Because this case reaches us on summary judgment for the United States, we construe the facts and draw all inferences in the light most favorable to Parrott. Steen v. Myers, 486 F.3d 1017, 1021 (7th Cir. 2007). Parrott's term of incarceration at the federal prison in Terre Haute began in May of 1997. As we noted in Parrott I, his claims arise from two separate events. First, on July 11, 2001, as Parrott was working in the kitchen with Kenneth Gregory, his former cellmate, Gregory attacked Parrott with a kitchen knife and inflicted multiple stab wounds to Parrott's face, head, arms, and chest. This assault was, unfortunately, predictable in light of the bad blood that had existed between Parrott and Gregory for at least a year. The two became cellmates on January 17, 2000, sharing quarters in the Prison's Special Housing Unit ("SHU"), to which inmates are assigned for disciplinary segregation and administrative detention. During their time as cellmates, Gregory happened to learn the name and address of Parrott's ex-girlfriend, Jennifer Mechling. A few months later, Gregory was assigned to a different cell. From there, armed with Mechling's contact information, Gregory began to write harassing letters to her. Parrott learned of these letters in April of 2000 and complained to BOP at that time.

Within a couple months of Parrott's complaint to BOP about Gregory, the Prison placed the two former cell-mates in a recreation area together. (The record is not clear on the details of inmates' recreation time, but it suggests that such time is strictly regimented, and that some prisoners remain completely isolated, while others are permitted to share the "recreation cage" with other inmates.) As prison officials removed Parrott's restraints, Parrott began to strike Gregory, who remained in cuffs and therefore did not strike back. Prison officials quickly intervened to separate and restrain both men, neither of whom was injured in the incident, and neither of whom was disciplined as a result of the confrontation.

That same date, June 7, 2000, Terre Haute Warden Harley G. Lappin prepared a "Report of the Incident," describing the altercation between Parrott and Gregory and the Prison's response to it. Though the Government eventually, after repeated requests from Parrott, produced two versions of this report during the proceedings below, both versions are heavily redacted. (Indeed, more has been removed than has been left for review.) They indicate that the inmates involved in the incident were placed in separate cells following the confrontation, and they also reflect that Parrott's "CIMS Category" was "Separation." ("CIMS" refers to BOP's Central Inmate Monitoring System. See 28 C.F.R. §§ 524.70-76. We explain the significance of "Separation" status in a moment.) The report reflected that it was to be placed in the "Inmate Central File" and noted that the incident was, at the time the report was made, under further investigation. In both versions of the report that are in the record, any and all information about Gregory has been redacted by BOP.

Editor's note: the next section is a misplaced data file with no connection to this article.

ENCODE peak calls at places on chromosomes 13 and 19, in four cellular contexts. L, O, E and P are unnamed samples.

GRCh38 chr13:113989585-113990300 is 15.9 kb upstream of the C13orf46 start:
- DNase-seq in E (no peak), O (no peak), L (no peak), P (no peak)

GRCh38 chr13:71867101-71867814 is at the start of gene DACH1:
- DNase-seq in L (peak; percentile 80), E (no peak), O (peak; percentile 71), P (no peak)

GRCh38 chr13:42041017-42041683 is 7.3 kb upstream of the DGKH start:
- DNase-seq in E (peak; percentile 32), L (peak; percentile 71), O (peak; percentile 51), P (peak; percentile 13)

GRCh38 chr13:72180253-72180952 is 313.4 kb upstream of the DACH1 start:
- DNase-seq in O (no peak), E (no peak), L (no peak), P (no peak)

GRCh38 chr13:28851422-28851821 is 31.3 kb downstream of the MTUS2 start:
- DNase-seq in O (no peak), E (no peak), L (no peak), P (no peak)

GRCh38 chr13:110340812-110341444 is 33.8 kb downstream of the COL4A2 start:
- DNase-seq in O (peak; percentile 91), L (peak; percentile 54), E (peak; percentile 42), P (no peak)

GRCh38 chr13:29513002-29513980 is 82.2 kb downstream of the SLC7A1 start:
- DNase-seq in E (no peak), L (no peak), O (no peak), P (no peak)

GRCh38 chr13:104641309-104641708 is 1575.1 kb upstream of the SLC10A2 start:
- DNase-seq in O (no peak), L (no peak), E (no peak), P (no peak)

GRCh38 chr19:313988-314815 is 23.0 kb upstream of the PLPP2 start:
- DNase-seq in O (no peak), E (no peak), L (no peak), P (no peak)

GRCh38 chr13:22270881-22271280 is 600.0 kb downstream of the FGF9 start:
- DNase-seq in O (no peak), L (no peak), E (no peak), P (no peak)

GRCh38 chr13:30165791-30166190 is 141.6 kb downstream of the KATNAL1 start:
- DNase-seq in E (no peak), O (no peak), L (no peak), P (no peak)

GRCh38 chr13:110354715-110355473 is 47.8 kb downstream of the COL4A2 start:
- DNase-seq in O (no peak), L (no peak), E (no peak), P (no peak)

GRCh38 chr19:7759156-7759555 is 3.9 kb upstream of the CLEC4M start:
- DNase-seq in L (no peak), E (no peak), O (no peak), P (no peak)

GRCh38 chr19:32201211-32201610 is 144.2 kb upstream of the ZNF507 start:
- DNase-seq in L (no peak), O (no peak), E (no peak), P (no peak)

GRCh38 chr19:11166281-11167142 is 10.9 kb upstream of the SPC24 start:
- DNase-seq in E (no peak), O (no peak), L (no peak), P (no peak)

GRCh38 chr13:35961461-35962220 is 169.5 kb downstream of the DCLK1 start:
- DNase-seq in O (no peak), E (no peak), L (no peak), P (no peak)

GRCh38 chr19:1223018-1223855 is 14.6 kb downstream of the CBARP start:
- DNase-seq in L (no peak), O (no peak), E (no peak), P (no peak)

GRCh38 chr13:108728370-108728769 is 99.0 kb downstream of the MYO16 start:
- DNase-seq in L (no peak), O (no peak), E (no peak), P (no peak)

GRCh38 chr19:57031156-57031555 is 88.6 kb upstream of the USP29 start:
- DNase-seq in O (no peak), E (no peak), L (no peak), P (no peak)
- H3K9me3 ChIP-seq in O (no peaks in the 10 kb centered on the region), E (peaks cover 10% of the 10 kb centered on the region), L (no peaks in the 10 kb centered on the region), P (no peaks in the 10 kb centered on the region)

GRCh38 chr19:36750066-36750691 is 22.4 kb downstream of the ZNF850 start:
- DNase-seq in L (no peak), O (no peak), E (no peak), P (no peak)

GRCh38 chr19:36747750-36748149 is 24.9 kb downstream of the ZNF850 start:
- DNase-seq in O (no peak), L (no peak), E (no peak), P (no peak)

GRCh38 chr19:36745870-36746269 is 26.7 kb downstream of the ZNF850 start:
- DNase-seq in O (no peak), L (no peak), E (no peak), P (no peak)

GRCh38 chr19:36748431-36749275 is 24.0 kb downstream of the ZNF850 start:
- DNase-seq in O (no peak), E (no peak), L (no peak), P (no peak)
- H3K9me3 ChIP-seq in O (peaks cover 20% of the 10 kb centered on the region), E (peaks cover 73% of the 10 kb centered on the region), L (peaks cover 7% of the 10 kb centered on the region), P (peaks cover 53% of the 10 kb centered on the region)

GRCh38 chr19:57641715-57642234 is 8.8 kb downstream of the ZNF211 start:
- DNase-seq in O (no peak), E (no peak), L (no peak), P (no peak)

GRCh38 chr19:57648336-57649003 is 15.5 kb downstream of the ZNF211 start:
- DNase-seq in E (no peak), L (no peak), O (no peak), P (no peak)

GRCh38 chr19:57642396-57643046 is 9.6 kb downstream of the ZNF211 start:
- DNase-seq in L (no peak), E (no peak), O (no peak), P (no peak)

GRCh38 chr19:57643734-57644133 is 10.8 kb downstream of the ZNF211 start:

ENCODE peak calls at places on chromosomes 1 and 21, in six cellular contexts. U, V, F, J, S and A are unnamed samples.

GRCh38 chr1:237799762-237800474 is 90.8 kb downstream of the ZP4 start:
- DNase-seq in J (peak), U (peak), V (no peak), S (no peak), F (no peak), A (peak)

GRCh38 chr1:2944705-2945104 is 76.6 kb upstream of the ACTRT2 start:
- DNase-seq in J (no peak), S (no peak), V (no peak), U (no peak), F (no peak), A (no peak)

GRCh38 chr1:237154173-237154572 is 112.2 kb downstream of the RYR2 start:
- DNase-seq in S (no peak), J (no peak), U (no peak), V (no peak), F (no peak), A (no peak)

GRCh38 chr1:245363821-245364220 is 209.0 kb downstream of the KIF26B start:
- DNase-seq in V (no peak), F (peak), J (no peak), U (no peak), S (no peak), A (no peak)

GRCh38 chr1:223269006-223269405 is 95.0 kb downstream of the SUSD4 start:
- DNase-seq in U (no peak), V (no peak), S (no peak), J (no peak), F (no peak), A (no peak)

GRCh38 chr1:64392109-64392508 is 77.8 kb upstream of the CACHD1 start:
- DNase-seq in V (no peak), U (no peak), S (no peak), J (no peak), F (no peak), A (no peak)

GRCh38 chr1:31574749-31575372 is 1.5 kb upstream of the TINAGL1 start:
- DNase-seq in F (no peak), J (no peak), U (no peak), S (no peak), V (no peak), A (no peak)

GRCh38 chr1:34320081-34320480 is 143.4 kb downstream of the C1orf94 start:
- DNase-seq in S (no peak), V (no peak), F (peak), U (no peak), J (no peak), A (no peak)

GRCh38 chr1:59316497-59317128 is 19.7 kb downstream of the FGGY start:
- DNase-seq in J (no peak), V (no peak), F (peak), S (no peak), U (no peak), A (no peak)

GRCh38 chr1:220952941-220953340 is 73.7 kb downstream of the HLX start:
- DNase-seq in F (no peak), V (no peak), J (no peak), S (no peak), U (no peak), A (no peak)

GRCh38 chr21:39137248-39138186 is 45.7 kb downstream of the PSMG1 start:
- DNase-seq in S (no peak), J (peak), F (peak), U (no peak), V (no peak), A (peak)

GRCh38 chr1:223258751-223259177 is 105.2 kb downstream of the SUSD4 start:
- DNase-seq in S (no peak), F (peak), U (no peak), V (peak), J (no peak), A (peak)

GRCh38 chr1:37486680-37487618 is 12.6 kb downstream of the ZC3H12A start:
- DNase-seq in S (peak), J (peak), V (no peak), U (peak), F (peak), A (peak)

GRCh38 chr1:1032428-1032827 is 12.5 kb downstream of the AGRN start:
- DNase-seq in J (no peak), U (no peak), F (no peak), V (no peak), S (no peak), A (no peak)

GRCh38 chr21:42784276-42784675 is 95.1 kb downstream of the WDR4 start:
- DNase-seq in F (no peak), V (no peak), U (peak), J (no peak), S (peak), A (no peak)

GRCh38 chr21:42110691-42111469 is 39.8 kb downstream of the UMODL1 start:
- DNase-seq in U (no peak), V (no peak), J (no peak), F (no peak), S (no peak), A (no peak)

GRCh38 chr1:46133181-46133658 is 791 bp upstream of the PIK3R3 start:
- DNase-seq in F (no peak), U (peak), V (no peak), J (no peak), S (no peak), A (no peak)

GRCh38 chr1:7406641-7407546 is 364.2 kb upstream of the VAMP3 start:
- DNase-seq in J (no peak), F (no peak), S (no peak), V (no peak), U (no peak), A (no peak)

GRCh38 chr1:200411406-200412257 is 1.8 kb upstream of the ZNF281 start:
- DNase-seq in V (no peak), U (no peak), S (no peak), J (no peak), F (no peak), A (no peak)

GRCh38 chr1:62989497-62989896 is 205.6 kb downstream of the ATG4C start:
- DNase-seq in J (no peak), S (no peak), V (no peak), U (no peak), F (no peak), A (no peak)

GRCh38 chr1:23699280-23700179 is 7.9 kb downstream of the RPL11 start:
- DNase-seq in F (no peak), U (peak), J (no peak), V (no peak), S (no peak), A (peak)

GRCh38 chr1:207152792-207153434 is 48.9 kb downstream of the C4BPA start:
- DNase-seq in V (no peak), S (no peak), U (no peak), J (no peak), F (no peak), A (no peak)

Because of the redactions, all we can infer is that Parrott was to be separated from someone; there is no way to tell from whom. According to the relevant regulations, a CIMS classification of "Separation" designates "[i]nmates who may not be confined in the same institution (unless the institution has the ability to prevent any physical contact between the inmates concerned) with other specified individuals" in federal custody. 28 C.F.R. § 524.72(f) (emphasis added). Thus, if at the time prison staff placed Parrott and Gregory together in the recreation area the two were on separation status from each other, then the Terre Haute officials violated BOP's own regulations and orders. We do not know whether this was the case, for BOP redacted that information from the reports provided to Parrott, and the district court refused either to compel the production of a non-redacted version or even to view the full report in camera to see if it revealed, as Parrott suspects, that Gregory was indeed the "specified individual" referenced in Parrott's separation order.